Law Enforcement Expert Witness Testimony Limited for Telling the Jury what Result to Reach

Law Enforcement Expert Witness Testimony Limited for Telling the Jury what Result to Reach

Plaintiff Kang, a former Savannah police officer, filed a lawsuit against Police Chief Roy Minter and the City of Savannah alleging he was wrongfully terminated.

Kang alleges that his termination, which followed his involvement in a group complaint and filing his own complaint against Chief Minter, was based on racial discrimination and retaliation. He also stated that the the process governing the disciplinary proceedings that led to his termination was inappropriate. Kang has filed various claims, including a claim for retaliation for engaging in constitutionally protected speech, loss of employment rights, and violation of equal protection rights under federal laws.

Kang has also brought claims against the City of Savannah, where he alleges retaliation, loss of employment rights, procedural due process violations, and a Monell claim for policies contributing to the violation of his rights.

Both parties have submitted Motions for Summary Judgment, which are awaiting a decision from the district judge. Additionally, Kang wants to exclude expert testimony from Chief Minter’s expert, Louis M. Dekmar, and Chief Minter seeks to exclude certain opinions from Kang’s experts, Richard Register and Gary Vowell. These motions are now awaiting a decision.

Law Enforcement Expert Witnesses

Louis M. Dekmar has 45 years of civilian police experience and four years of military police practice as a law enforcement specialist (USAF). His experience includes serving as police chief or chief of public safety for 31 years. Presently, he is the Chief of Police for the City of LaGrange, Georgia. He is responsible for the supervision, personnel, and management of the LaGrange Police Department. In the police department, he instituted significant personnel, operational, and service-related initiatives, improving training and educational curriculum, developing, and expanding community and problem-solving policing programs, while reducing liability and crime rates and increasing citizen confidence and community partnerships.

Gary Vowell has retired effective September of 2020 as the head of the Georgia Department of Public Safety. These duties included being in charge of the Georgia State Patrol and the Georgia State Capitol Police. He formerly served as the Sheriff of Tift County, Georgia between 1997 and 2012 (4 terms). He currently serves on the board of directors of the Georgia Department of Natural Resources. He has taught numerous courses dealing with policing at the Georgia Police Academy in Forsyth, Georgia.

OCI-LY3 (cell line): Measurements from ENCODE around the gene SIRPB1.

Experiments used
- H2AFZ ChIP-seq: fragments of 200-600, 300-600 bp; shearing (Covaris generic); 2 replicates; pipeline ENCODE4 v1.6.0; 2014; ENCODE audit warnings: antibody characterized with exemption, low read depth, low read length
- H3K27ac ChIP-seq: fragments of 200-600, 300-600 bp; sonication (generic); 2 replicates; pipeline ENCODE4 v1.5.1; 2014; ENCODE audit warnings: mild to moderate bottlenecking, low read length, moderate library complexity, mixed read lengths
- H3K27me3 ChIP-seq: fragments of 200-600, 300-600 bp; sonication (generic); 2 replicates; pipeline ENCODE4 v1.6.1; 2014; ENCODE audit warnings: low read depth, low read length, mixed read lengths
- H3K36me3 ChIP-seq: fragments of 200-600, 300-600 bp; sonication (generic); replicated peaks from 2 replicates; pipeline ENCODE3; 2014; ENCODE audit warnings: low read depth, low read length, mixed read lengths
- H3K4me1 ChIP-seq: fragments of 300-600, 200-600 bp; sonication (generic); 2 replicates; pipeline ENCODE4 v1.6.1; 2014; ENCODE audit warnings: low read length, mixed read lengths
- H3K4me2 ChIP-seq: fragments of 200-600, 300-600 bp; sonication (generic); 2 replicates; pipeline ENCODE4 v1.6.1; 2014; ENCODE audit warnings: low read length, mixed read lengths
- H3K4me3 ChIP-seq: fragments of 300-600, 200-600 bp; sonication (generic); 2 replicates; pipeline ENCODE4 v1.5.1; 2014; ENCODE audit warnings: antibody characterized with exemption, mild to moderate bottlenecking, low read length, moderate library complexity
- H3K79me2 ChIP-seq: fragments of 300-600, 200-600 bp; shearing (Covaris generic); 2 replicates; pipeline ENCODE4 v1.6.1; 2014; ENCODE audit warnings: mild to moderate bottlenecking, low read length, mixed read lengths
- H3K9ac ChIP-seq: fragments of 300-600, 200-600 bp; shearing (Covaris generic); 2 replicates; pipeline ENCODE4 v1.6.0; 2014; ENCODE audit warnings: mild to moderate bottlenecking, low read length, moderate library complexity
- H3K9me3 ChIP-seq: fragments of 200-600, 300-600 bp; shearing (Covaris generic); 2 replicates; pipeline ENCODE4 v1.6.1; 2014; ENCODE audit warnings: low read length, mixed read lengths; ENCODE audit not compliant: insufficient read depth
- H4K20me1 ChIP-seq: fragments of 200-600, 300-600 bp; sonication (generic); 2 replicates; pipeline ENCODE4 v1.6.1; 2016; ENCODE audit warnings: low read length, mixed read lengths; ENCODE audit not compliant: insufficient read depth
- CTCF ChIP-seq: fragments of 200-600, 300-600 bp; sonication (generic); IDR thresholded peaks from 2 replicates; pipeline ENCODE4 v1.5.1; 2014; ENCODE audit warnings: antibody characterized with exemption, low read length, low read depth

Richard E. Register is a retired Special Agent with the Federal Bureau of Alcohol, Tobacco, Firearms and Explosives (ATF) and had been in this position since 1999. Prior to this position, he served as a Firearm/Toolmark Examiner with ATF from 1996 to 1999. He also served as a Police Officer for the Fulton County Police Department between 1993 and 1996.

Discussion by the Court

The Plaintiff in the case sought to exclude the testimony of the Defendant’s expert, Louis M. Dekmar, who has 45 years of law enforcement experience and was offered by Defendant Minter to provide opinions on whether certain actions align with reasonable police practices. The Plaintiff argued that Dekmar’s entire testimony fell into three inadmissible categories: (1) legal conclusions, (2) opinions on the ultimate issue, and (3) opinions more prejudicial than probative.

The Court agreed with the Plaintiff regarding legal conclusions, citing Hanson v. Waller (888 F.2d 806, 811, 11th Cir. 1989). The Court determined that while Dekmar could testify about practices followed by police departments regulated by laws, he could not instruct the jury on the legal requirements of statutes and regulations. For instance, Dekmar couldn’t opine on whether Defendant Minter included the legal requirements of ‘due process’ as defined by the United States Supreme Court in his disciplinary process or specify what those requirements were. The Court clarified that it, not Dekmar, must be the jury’s sole source of law regarding the Due Process Clause’s requirements.

However, the Court acknowledged that Dekmar’s testimony might touch on the law to the extent industry custom and practice were shaped by legal requirements. While Dekmar could not assert that a “totality-of-circumstances test” is the law, he could offer an opinion that it is common practice for police departments to use that approach in disciplinary proceedings. In other words, the Court permitted Dekmar’s statement that a competent police chief considered the seriousness of charges and reviewed evidence based on the ‘totality-of-circumstances test, rather than a rigid step-by-step analysis, deeming it acceptable as it pertained to industry practices without providing specific legal conclusions or requirements. The Court thus allowed certain aspects of Dekmar’s testimony that aligned with industry practices but prohibited him from providing legal conclusions or opinions on the specific legal requirements.

The Court determined that Louis M. Dekmar could not offer opinions on the specific legal authority bestowed upon Defendant Minter by City of Savannah practices, policies, ordinances, contracts, codes, forms, or other instruments. The Court clarified that while Dekmar could speak to customary authority or how a reasonable police chief might interpret a document in line with accepted practices, he could not definitively opine on the scope of Defendant Minter’s legal authority as Chief of Police.